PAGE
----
Froome nails rivals to move closer to third Tour title

Wed Jul 20, 2016 12:29pm EDT
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By Julien Pretot

FINHAUT-EMOSSON, Switzerland (Reuters) - Britain's Chris Froome took another big step toward a third Tour de France title when he dropped his main rivals in the finale of the 17th stage, a 184-km mountain trek won by Russian Ilnur Zakarin on Wednesday.

Froome (Team Sky) attacked inside the final two km in the last ascent, a punishing 10.4-km climb at an average gradient of 8.4 percent and Dutchman Bauke Mollema, second overall, as well as last year's runner-up Nairo Quintana, could not follow.

The Briton finished on the wheel of former team mate Richie Porte (BMC), the Australian emerging as a potential podium finisher in Paris.

Froome, who stayed behind Porte in the final straight, extended his lead over Mollema (Trek-Segafredo) to 2:27 and compatriot Adam Yates (Orica) to 2:53.

"There was no real need to get on the front tactically, obviously it was the first day of a four-day block, tomorrow is going to be critical," said Froome, referring to Thursday's 18th stage, a brutal 17-km uphill time trial from Sallanches to Megeve.

Colombian Quintana (Movistar), who has been lacking his usual stamina in the long climbs, is fourth, 3:27 off the pace after losing 28 seconds to Froome when he was expected to attack.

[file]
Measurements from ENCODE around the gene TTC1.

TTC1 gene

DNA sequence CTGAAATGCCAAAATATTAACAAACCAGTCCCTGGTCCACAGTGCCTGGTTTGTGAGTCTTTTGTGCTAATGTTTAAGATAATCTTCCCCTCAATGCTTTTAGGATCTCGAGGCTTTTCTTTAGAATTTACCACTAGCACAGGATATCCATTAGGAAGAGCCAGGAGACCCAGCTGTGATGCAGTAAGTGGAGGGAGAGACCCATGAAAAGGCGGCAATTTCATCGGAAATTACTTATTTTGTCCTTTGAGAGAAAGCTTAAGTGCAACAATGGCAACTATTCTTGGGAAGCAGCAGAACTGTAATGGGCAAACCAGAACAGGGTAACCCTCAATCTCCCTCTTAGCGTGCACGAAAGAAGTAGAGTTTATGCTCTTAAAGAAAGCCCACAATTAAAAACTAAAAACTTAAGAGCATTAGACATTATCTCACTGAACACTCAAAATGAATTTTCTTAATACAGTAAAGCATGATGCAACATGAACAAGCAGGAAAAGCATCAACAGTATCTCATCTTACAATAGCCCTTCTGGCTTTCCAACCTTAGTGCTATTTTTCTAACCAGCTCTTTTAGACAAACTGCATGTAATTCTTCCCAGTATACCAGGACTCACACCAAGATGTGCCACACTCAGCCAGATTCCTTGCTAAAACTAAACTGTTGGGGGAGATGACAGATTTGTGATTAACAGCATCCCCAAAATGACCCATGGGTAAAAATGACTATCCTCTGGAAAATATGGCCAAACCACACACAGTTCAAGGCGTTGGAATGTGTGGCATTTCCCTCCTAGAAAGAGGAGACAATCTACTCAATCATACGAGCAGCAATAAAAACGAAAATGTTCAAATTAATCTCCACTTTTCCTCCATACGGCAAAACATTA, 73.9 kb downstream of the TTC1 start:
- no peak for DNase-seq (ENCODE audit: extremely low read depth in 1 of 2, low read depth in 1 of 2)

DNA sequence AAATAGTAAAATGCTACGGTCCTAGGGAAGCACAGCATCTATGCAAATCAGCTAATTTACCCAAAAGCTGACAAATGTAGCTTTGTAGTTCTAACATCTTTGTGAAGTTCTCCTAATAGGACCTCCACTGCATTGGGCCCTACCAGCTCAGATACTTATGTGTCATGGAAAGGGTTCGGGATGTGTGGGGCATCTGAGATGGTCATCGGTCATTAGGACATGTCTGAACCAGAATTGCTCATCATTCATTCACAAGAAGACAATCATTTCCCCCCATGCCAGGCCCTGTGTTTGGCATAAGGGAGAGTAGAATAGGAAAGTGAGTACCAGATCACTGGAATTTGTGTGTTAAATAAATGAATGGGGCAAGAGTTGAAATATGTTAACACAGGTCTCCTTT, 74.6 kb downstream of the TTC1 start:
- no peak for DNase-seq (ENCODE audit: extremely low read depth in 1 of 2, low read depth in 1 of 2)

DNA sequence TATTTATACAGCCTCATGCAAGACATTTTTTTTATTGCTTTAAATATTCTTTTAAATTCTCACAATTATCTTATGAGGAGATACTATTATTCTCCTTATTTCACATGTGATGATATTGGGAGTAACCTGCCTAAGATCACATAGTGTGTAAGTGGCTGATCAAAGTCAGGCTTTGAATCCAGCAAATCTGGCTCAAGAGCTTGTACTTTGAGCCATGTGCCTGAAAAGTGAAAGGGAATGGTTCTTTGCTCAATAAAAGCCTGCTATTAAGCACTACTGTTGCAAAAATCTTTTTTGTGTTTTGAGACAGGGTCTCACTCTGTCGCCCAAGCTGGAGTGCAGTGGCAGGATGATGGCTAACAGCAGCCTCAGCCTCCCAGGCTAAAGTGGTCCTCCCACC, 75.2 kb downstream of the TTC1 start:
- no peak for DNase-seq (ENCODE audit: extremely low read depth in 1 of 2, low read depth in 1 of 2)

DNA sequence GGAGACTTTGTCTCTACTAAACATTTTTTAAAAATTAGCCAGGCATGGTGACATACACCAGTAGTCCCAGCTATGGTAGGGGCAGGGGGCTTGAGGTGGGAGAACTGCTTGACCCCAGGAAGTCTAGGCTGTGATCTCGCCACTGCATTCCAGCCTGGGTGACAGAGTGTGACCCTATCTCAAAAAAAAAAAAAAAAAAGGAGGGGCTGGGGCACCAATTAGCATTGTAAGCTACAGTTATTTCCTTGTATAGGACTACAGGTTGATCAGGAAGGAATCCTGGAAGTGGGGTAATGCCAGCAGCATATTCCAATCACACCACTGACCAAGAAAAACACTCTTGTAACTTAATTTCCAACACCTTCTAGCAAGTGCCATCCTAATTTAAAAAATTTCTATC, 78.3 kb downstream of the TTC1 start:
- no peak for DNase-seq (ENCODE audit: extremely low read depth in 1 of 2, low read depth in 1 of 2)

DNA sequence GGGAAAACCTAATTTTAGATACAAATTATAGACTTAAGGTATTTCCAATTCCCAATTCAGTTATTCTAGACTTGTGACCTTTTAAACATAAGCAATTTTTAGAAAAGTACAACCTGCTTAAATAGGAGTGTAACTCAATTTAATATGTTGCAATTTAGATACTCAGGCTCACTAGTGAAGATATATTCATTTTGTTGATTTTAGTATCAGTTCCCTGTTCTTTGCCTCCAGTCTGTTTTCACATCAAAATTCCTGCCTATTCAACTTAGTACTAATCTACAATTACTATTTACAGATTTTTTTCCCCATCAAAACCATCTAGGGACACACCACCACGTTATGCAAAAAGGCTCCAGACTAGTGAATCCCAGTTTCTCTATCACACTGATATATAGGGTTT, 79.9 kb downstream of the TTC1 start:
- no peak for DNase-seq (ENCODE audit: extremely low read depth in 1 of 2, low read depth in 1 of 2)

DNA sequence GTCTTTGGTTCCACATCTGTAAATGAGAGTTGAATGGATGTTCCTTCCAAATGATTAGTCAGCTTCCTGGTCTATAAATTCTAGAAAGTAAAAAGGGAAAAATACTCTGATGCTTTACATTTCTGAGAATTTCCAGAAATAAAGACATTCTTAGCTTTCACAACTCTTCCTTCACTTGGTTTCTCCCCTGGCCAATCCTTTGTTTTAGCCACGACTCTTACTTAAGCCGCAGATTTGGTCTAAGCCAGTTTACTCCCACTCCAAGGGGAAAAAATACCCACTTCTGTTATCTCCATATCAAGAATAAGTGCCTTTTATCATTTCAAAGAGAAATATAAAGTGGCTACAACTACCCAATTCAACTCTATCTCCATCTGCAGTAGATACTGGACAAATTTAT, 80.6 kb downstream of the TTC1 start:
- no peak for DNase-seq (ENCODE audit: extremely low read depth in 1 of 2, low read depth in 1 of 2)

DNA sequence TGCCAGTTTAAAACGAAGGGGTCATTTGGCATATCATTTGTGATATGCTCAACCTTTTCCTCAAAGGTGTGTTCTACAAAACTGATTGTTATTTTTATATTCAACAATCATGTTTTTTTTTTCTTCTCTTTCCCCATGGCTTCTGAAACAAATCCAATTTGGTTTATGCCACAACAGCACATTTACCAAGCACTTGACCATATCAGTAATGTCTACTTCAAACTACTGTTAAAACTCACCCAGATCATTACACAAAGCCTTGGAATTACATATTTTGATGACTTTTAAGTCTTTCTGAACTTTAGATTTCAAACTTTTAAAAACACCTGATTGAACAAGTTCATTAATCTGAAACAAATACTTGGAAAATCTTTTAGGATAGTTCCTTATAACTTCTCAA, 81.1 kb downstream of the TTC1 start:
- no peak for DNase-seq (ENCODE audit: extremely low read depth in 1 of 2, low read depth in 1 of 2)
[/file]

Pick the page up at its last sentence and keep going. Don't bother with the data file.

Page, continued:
The decisive move was made by Porte, who jumped away from the favorites' group about 2km from the line, with Froome the only rider able to follow him thanks to a short but brutal acceleration.

Porte climbed from seventh to sixth overall, 4:27 off the pace, but his recent form suggests he will continue to move up the GC (general classification), taking sole leadership at BMC after team mate Tejay van Garderen cracked in the penultimate climb of a grueling day in the Swiss Alps.   Continued...

Cycling - Tour de France cycling race - The 184.5 km (114.6 miles) Stage 17 from Berne to Finhaut-Emosson, Switzerland - 20/07/2016 - Yellow jersey leader Team Sky rider Chris Froome of Britain is seen before the stage. REUTERS/Juan Medina